Friday, February 26, 2010

The Hearing

The last week has been a blizzard of activity, culminating in today’s hearing in front of two committees comprising more than a quarter of the entire Maryland House of Delegates. There were more than two dozen witnesses, and many more written testimonies.

It was a huge gathering of energy, marshaled by Dr. Dan Morhaim, Delegate from Baltimore’s 11th district. And the forces behind Medical Marijuana were so rampant, so overwhelming, that the only harms our side suffered were self-inflicted. But let us not dwell on small things – today went very well for us.

Dr. Morhaim introduced his legislation to the world, and to us, about a month after we sent the legislature our first batch of 600 postcards in support of medical marijuana. The bill, described by Dr. Morhaim as the most restrictive medical marijuana law in the country, was not to our liking for a few reasons, but its absolute prohibition of patient cultivation was simply unacceptable. We did, for a time, consider shelving this objection, but the MMJ patients and activists in Maryland were almost monolithic in their support for the right to grow, and thus we determined to offer only conditional support for Dr. Morhaim’s bill.

When the bill was introduced, with 47 cosponsors in the House, and 10 in the Senate, it is reasonable to assume that part of the reason for the huge number of cosponsors were the 2166 of our postcards (at least one from every single district in the state) which had, by then, been received by the Delegates.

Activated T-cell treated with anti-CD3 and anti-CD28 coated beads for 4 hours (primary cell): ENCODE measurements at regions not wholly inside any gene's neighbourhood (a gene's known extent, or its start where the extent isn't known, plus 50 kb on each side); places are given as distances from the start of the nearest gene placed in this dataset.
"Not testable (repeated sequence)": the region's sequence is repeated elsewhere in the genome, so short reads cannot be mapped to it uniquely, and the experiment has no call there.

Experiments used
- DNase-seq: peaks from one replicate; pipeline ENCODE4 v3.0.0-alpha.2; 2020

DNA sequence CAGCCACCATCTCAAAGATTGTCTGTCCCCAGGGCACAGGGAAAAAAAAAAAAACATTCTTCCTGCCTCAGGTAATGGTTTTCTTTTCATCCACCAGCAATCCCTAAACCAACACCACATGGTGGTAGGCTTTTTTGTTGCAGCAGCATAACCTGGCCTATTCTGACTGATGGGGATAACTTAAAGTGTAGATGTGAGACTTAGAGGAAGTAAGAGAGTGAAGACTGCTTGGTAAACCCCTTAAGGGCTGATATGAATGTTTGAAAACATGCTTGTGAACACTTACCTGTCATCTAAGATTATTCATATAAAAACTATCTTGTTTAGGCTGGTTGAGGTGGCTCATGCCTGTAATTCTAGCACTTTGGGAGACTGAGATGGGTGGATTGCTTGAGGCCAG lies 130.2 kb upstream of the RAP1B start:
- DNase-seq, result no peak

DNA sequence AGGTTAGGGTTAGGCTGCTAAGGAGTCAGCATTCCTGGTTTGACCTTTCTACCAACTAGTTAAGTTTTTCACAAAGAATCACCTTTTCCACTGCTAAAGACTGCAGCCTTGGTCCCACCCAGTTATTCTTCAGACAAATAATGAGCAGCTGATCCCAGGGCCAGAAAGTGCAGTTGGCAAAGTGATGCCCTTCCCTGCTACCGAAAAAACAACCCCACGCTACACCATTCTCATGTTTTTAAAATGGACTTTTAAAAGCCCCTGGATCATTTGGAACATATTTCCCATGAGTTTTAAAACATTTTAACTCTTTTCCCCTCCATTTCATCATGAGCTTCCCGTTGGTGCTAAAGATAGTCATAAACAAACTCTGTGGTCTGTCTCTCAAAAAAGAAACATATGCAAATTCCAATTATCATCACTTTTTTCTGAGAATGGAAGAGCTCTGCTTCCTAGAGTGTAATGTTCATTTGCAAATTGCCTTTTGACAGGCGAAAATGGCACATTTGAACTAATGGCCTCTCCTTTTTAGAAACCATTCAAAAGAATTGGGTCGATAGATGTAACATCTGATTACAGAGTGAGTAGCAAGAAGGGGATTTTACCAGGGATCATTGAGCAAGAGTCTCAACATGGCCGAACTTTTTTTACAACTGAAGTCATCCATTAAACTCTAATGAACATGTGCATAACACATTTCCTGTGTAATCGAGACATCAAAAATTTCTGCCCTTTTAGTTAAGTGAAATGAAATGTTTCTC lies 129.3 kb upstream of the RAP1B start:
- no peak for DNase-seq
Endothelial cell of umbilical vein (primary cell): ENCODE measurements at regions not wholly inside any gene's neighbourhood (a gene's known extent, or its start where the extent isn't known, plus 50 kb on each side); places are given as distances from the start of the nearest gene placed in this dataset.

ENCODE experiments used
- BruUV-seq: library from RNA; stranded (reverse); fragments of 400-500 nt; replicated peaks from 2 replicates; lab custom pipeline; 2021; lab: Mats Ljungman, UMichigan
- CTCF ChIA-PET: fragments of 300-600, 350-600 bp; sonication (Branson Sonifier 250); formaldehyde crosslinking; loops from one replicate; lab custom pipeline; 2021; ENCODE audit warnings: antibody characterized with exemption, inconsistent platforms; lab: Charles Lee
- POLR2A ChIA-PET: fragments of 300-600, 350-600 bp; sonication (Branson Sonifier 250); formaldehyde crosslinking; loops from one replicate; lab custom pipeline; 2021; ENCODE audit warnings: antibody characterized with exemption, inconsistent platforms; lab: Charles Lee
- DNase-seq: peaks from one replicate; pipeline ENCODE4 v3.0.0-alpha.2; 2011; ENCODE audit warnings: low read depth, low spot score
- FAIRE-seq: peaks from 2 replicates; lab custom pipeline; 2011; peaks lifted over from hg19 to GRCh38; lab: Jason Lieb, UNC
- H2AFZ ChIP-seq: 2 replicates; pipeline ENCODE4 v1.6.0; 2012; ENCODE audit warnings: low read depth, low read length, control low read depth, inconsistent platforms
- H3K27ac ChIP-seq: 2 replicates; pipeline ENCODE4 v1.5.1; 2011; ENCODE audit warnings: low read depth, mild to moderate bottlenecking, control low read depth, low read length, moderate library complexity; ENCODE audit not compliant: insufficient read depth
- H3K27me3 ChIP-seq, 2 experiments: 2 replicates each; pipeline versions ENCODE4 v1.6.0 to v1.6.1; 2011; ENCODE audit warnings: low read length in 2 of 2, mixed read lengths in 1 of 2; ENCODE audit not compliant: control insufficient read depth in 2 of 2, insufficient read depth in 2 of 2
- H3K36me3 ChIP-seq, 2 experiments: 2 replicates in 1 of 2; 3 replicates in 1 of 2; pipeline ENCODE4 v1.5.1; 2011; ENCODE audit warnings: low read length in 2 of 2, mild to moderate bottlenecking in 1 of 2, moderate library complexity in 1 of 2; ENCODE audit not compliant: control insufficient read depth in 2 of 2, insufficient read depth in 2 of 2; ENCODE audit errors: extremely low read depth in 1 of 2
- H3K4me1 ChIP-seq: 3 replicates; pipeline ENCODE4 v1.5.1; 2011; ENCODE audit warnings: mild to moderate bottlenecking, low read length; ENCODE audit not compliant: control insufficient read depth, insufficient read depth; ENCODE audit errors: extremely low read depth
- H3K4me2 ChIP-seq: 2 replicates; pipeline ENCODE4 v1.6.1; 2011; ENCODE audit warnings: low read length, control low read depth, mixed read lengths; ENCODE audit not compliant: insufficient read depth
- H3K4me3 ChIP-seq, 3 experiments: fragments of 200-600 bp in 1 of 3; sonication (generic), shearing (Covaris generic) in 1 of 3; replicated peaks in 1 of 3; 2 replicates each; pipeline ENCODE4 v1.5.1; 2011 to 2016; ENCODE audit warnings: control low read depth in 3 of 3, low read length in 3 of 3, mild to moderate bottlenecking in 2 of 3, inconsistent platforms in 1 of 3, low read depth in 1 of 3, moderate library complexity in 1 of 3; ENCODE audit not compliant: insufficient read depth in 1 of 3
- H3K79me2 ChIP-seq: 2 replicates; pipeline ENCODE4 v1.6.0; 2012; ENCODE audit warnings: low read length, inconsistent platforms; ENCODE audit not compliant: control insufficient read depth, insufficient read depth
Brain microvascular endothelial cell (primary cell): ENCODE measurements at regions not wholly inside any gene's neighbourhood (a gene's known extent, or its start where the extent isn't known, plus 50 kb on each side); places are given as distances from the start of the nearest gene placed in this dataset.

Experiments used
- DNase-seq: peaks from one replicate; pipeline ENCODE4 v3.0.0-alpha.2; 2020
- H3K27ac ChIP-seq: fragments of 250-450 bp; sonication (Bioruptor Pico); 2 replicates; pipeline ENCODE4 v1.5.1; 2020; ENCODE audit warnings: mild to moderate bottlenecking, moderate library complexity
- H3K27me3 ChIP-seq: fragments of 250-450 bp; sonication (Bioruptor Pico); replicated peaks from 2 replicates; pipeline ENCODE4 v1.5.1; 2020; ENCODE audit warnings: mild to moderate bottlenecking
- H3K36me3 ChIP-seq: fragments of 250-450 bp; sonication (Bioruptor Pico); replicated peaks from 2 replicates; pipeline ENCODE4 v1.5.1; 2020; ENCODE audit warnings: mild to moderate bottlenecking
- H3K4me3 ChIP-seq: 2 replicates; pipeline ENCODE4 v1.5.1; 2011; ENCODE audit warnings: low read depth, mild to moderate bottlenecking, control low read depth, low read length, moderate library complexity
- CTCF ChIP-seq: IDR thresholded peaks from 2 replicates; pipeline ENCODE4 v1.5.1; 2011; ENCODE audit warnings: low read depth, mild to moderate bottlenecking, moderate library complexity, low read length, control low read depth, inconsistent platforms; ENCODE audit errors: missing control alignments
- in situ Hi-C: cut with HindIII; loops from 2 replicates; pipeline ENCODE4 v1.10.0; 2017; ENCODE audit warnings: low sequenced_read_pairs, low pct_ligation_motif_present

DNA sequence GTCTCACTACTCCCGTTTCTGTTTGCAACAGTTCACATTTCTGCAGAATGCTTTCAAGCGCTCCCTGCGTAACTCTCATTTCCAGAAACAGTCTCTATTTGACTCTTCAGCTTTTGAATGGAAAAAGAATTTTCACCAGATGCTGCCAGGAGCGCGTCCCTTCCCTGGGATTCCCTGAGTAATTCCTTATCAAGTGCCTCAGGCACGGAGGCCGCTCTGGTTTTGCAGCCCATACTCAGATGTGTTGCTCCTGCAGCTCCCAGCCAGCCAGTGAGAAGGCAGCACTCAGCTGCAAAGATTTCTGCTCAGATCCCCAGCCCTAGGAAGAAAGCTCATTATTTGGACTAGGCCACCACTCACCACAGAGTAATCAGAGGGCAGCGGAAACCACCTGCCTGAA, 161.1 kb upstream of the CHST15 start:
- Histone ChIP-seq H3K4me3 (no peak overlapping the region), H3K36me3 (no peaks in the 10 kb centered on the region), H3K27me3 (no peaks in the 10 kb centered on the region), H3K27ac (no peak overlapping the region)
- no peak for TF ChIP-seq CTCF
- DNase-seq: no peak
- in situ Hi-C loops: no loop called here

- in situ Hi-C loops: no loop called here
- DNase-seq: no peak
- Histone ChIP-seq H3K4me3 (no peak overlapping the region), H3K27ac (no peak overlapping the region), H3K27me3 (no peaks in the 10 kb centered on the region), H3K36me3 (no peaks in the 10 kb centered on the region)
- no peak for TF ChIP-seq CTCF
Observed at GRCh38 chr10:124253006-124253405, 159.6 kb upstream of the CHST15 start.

We never met with Delegate Morhaim until yesterday, although our friends at MPP did inform him, and the lead sponsors in the Senate (Sen. Brinkley & Sen. Raskin) that the right to grow was a deal breaker for us. So it cannot have been a surprise to Del. Morhaim that we chose to announce our provisional support, conditional on such an amendment, when we contacted the entire Delegation on Wednesday morning.

Very shortly after receiving this letter, Del. Glenn invited us to a meeting with Del. Morhaim in her office.

Damien called Neill Franklin of LEAP and asked him to come with us. Something about Major Franklin, (Ret). adds a certain gravitas to the crew. Maybe his thirty three years as a police officer in Maryland. Whatever, we introduced ourselves to Dr. Morhaim – he already knew Neill.

The meeting was efficient. Dr. Morhaim told us how he was going to deal with our objection. It was in no way a negotiation – Damien and I barely spoke – and Dr. Morhaim asked us no questions, nor did he even solicit a response – he was perfectly clear - this is what you can have – take it or leave it.